An Emblem of the American Black Worker
Titled, Washington, D.C. government charwoman (1942), it is one of the most iconic photographs by one of the greatest photographers of the 20th century, Gordon Parks. The image has created an indelible impression in the eyes of viewers who have equated it to Grant Wood’s famous American Gothic (1930). Parks’ photograph depicts Ella Watson, who was an employee at the Farm Security Administration (FSA) office. At the time, Parks was new to the capital, having arrived after receiving a fellowship from the Julius Rosenwald Fund that placed him under the tutelage of the formidable Roy Stryker, who headed the Information Division of the FSA. Eager to document the African American community, Stryker suggested that Parks begin exploring the area without his camera. What he discovered though was the abject bigotry that prevailed against his community, and created a major dent to his morale. After recounting his experiences to Stryker, Stryker suggested that he should begin photographing what was the closest to home, pointing to Watson, who was present at the time of the conversation. The two immediately struck up a relationship that would lead him, for the next four months, into her private life. What he achieved through this partnership was an intimate perspective on the reality of the African American community in the capital of the country. The photograph above was an outcome of this, and should be examined within the context of discrimination and segregation during World War II.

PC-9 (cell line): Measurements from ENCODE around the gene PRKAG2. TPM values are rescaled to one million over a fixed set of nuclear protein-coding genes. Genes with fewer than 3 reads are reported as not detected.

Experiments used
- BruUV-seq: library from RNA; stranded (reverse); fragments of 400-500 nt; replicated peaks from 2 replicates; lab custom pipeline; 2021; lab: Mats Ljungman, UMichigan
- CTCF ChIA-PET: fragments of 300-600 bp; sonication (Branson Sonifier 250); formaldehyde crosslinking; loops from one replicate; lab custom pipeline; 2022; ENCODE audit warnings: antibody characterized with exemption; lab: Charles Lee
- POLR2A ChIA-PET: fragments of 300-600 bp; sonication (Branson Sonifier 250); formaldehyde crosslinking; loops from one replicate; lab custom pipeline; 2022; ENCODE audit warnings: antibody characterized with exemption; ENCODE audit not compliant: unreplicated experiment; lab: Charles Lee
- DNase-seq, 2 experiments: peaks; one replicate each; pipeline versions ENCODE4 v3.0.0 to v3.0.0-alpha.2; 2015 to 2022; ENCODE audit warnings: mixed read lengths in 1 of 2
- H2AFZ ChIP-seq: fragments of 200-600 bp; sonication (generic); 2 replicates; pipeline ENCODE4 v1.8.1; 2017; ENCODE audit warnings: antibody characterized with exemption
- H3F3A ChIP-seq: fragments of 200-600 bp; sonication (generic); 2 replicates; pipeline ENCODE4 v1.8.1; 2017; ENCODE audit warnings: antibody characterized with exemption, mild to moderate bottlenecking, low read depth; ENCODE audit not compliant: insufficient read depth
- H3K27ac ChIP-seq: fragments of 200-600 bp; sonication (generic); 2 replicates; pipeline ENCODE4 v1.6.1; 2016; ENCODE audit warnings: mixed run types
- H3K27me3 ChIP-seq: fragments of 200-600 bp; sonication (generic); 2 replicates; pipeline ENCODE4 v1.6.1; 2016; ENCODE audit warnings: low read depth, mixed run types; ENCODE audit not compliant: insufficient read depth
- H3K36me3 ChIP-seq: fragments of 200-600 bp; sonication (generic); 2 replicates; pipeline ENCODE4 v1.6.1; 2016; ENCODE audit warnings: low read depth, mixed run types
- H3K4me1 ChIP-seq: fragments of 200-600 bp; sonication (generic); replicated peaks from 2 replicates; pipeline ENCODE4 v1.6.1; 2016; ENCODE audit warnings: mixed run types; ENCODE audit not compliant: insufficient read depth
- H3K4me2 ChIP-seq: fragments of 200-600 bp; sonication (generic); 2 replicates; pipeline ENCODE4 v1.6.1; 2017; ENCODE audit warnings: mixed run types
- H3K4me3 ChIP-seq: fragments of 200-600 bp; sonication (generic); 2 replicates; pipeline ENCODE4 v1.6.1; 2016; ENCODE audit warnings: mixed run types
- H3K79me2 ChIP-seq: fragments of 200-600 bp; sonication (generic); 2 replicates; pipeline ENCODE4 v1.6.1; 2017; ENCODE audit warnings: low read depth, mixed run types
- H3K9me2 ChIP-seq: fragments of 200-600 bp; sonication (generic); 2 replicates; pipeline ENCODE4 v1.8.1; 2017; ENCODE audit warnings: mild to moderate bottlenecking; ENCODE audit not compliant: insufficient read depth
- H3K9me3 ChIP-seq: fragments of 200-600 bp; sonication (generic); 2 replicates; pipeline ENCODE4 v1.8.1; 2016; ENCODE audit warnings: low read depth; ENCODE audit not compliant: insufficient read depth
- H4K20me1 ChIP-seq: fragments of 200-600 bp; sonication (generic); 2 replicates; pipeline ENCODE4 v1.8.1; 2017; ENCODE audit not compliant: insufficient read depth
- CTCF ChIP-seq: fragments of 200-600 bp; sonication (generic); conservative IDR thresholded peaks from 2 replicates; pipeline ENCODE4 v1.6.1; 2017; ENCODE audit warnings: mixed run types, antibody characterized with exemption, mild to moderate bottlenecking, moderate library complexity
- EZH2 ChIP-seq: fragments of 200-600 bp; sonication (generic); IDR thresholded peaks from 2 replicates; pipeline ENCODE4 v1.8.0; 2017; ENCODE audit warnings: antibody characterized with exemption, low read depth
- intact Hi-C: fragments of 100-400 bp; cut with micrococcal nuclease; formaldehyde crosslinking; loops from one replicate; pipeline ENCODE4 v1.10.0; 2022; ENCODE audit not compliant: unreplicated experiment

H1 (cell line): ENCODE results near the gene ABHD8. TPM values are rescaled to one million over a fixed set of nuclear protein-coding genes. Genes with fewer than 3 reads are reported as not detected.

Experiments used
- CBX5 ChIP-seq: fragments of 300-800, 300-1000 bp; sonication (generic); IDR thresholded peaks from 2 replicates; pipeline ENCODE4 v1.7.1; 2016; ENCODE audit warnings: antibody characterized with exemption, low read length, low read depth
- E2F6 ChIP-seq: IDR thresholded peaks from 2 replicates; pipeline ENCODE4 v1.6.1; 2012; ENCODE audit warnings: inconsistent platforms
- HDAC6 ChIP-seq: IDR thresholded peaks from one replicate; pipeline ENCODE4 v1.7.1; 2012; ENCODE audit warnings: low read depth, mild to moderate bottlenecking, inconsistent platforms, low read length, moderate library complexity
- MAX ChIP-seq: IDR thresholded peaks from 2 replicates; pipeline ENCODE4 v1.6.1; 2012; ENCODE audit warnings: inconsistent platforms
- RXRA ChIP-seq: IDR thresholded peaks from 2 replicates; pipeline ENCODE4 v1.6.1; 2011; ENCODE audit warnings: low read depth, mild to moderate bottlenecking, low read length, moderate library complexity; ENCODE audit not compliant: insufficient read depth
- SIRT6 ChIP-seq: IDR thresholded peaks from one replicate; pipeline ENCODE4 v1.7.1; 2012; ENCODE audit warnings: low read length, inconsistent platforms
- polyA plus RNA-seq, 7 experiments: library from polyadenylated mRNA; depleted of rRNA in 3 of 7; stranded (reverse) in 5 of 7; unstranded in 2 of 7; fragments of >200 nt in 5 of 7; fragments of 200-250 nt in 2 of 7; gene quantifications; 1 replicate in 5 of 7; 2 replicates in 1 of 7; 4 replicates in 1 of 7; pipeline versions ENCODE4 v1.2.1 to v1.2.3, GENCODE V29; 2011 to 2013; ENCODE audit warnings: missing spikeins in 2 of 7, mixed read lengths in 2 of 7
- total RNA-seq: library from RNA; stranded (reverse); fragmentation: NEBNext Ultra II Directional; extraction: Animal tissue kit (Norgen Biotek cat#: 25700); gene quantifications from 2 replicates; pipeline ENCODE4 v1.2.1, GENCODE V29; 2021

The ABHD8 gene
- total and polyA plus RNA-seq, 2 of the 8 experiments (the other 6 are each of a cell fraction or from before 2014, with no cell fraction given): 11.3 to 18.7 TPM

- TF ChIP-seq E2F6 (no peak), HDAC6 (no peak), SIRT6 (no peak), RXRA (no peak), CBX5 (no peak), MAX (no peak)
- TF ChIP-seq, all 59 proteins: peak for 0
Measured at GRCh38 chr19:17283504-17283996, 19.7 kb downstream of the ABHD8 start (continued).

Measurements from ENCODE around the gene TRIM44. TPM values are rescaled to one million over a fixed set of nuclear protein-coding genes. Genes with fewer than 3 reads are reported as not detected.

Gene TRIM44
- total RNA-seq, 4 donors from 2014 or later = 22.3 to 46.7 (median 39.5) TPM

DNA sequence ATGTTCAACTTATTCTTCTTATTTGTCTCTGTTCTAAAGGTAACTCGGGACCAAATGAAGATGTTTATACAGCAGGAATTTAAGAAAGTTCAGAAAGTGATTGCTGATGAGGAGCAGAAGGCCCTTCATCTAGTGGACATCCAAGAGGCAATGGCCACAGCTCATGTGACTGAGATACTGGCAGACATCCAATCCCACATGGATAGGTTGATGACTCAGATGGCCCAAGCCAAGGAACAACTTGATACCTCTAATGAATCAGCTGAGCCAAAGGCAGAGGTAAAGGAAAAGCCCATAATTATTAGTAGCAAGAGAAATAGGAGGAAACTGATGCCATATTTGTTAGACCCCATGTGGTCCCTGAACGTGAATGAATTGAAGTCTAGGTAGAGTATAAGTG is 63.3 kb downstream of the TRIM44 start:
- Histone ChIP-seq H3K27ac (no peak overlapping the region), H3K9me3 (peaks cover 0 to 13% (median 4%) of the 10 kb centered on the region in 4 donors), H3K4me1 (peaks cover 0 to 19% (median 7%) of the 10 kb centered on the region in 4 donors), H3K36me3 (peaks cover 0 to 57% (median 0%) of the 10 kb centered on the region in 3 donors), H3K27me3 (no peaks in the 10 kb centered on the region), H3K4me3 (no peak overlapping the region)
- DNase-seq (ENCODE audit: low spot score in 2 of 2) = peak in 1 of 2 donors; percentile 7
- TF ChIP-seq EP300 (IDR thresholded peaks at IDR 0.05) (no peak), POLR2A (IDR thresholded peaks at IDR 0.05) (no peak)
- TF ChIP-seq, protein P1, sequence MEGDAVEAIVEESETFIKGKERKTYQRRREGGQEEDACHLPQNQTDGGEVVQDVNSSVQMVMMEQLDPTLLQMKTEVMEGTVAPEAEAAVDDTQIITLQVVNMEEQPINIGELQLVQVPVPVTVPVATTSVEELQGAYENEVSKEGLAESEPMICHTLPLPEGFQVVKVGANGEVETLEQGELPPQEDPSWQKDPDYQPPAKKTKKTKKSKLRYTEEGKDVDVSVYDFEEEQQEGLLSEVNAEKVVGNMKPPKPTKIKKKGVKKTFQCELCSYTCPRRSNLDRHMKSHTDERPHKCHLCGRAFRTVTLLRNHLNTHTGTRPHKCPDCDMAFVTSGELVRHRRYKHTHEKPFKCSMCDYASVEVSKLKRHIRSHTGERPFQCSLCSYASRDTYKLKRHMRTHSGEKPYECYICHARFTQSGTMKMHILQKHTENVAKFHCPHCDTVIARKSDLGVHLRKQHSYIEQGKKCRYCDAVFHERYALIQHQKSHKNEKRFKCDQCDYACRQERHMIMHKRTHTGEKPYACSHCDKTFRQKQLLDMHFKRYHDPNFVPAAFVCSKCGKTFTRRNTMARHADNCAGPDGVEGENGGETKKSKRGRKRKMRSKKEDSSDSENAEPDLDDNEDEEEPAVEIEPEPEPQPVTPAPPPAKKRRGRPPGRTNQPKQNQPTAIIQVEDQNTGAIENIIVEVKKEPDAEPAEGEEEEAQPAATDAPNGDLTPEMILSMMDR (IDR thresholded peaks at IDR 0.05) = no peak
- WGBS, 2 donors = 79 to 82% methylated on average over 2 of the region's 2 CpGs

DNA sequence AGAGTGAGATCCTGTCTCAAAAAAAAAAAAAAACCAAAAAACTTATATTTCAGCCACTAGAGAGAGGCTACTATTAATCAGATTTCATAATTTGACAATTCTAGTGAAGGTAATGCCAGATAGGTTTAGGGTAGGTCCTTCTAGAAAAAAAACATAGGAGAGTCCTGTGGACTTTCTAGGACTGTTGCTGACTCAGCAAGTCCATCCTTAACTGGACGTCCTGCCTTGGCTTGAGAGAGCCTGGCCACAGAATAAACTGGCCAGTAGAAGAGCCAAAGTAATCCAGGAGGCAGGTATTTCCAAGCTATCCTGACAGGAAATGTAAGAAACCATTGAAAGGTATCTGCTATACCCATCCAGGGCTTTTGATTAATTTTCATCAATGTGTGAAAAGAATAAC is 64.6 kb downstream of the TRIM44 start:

This article originally appeared in the October 2021 issue of Better Photography.Tags: